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Geek by profession, thinker/writer/artist by passion. Part-time blogger,social media enthusiast and a tramp by nature :) A Man Of Mud


Tuesday, September 15, 2009

Engaging The Red Dragon

Posted by: danish Ahmed 3:03 AM

This post is a continuation of a Twitter conversation  (not more than 2 to 3 tweets) i had with two of India's hottest and intelligent females, @gulpanag and @CelinaJaitly ,on the string of incursions into Indian territory by the Chinese forces.
Every time China flexes its muscle,we Indians go on an overdrive speculating everything from minor skirmishes to nuclear exchange. Strange as it may sound, this behaviour is quite expected. After all, India has never had a coherent China policy,starting from Nehru himself. However, as has been opined by most intellectuals, it is imperative that we come out of the shadow of  the 1962 aggression, but that does not mean that we close our eyes to the reality. To find a reasonable solution, we need to identify the problem first, something that is not very actively done in case of Sino-Indian relations. 
The genesis of India-China rivalry lies in a very fundamental law of physics which says that two masses cannot occupy the same space! As two biggest powers in the region it is but natural that they have vested interest in the neighborhood. It is not a question of ethics or morality but one of political compulsions.This stems more from the instinct of self-preservation rather than aggression, after all, the balance of power in the region is closely related to how well they have maintained their spheres of influence. Any two big powers would end up in similar circumstance but in the case of China and India, even if their deemed spheres of influence are too common to trigger conflict of interest, their distinct political ideologies further compound the equation.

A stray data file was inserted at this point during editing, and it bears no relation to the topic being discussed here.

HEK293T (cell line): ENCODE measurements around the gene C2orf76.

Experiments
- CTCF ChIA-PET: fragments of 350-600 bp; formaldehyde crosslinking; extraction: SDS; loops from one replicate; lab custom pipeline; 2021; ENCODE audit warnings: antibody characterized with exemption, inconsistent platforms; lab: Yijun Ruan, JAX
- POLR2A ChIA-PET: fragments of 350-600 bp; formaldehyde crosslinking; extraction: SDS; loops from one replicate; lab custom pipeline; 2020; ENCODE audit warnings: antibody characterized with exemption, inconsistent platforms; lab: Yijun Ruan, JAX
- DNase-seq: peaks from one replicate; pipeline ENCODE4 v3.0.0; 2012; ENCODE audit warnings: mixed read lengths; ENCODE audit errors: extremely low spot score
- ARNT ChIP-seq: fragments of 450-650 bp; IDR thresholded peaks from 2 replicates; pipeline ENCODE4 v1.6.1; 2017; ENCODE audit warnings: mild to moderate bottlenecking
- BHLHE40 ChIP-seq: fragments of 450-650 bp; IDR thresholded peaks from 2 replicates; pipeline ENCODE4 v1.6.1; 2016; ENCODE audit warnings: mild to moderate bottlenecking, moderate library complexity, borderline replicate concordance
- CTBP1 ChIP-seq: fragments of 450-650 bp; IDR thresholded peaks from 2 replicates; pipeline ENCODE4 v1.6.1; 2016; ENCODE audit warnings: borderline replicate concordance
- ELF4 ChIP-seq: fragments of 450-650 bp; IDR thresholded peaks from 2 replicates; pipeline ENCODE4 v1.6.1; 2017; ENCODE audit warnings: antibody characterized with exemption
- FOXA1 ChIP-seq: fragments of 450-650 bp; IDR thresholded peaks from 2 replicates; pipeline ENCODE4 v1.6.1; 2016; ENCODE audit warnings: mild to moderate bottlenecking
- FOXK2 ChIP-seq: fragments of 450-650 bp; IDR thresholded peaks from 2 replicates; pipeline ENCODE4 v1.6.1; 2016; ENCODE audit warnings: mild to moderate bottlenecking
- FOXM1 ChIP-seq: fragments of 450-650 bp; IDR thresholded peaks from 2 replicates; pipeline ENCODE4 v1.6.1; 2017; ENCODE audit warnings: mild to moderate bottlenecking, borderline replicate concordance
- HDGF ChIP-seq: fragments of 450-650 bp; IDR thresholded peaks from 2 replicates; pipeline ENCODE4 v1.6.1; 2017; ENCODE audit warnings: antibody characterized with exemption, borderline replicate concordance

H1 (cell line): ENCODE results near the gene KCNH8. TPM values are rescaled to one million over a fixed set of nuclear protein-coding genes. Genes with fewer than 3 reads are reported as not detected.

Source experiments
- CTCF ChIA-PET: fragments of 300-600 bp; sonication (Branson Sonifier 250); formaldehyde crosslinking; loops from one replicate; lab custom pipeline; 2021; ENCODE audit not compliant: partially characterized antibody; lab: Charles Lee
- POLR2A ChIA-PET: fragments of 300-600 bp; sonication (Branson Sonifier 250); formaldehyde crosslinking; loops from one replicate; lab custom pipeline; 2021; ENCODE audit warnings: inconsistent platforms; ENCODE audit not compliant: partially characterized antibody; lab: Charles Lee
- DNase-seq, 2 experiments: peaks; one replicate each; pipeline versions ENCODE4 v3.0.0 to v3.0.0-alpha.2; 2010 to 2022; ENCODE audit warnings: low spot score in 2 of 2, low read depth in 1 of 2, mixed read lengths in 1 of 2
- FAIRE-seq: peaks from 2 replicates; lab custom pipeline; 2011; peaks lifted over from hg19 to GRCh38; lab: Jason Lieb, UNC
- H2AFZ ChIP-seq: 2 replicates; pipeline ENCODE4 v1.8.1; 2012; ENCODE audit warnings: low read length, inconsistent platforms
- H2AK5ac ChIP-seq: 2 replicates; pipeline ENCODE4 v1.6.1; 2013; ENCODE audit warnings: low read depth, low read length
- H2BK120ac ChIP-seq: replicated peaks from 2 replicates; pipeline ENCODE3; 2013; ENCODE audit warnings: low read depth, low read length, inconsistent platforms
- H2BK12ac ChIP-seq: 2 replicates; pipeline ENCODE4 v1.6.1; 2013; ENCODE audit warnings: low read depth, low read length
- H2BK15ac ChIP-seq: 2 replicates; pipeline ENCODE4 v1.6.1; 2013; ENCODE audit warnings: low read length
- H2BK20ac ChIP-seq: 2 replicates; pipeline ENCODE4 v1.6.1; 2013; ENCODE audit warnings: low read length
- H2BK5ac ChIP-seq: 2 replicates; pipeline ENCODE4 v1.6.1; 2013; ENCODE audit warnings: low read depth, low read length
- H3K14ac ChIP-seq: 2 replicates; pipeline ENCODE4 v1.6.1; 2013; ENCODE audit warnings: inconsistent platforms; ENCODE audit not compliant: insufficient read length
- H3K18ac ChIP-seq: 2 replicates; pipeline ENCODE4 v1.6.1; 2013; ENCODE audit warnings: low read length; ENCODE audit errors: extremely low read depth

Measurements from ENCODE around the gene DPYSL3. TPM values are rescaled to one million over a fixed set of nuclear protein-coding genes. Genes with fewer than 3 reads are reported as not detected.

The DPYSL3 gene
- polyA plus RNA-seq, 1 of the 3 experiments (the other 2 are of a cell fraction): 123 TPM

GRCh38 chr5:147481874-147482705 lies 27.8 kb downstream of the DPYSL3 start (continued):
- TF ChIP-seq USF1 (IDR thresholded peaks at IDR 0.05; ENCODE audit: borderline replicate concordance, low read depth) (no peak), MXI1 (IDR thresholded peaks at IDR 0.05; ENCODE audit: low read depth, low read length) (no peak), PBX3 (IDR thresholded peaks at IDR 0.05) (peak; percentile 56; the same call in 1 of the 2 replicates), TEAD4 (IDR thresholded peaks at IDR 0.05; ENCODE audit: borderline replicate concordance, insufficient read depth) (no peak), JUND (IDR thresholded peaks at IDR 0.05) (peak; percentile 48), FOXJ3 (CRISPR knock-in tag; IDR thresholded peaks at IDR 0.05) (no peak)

This is very different from India- Pakistan rivalry, which is based far more sentiments than on pragmatism. This is one of the reason why the Chinese threat is almost always underplayed,it is very unlikely to whip up passion at the grassroots level.
These factors together make Sino-Indian conflict particularly complex, but how does one engage the Red Dragon?

Among the lessons learnt in last 50 years,an important one is that while China forced India to pull out of Pakistan in 1965 ( Apparently, Indian forces marching towards Lahore were called off after China mobilized troops on the border and asked India to stop the war on Pakistan 1 ) , it was much restrained in 1971 war, which came shortly after Porkharan-I. It is apparent that like all good communist dictatorships, the Peoples Republic of China understands the language of force. By force i mean deterrence and not applied force, the latter is unthinkable in present times.
But there are sufficient indications to believe that the Communist regime plays the game by the rule (the reference here is to games theory ) But the only game that China has really mastered, is the zero-sum game, as is evident from not only the 62 war but also from the Korean war and the Sino-Soviet conflict. It is also a game that India has not been a very good player of. Quite likely China's recent transgressions are its way of expressing displeasure at India's decision to allow Dalai Lama visit Arunachal Pradesh but then lack of appropriate response from India would be construed as weakness by any rational player. Both the states are mature enough to realize that armed conflict or even an escalation of rhetoric would be highly detrimental to the pace of development going on in their respective countries. But knowing  China, these incidences are likely to continue more vigorously if India continues  if India does not respond appropriately.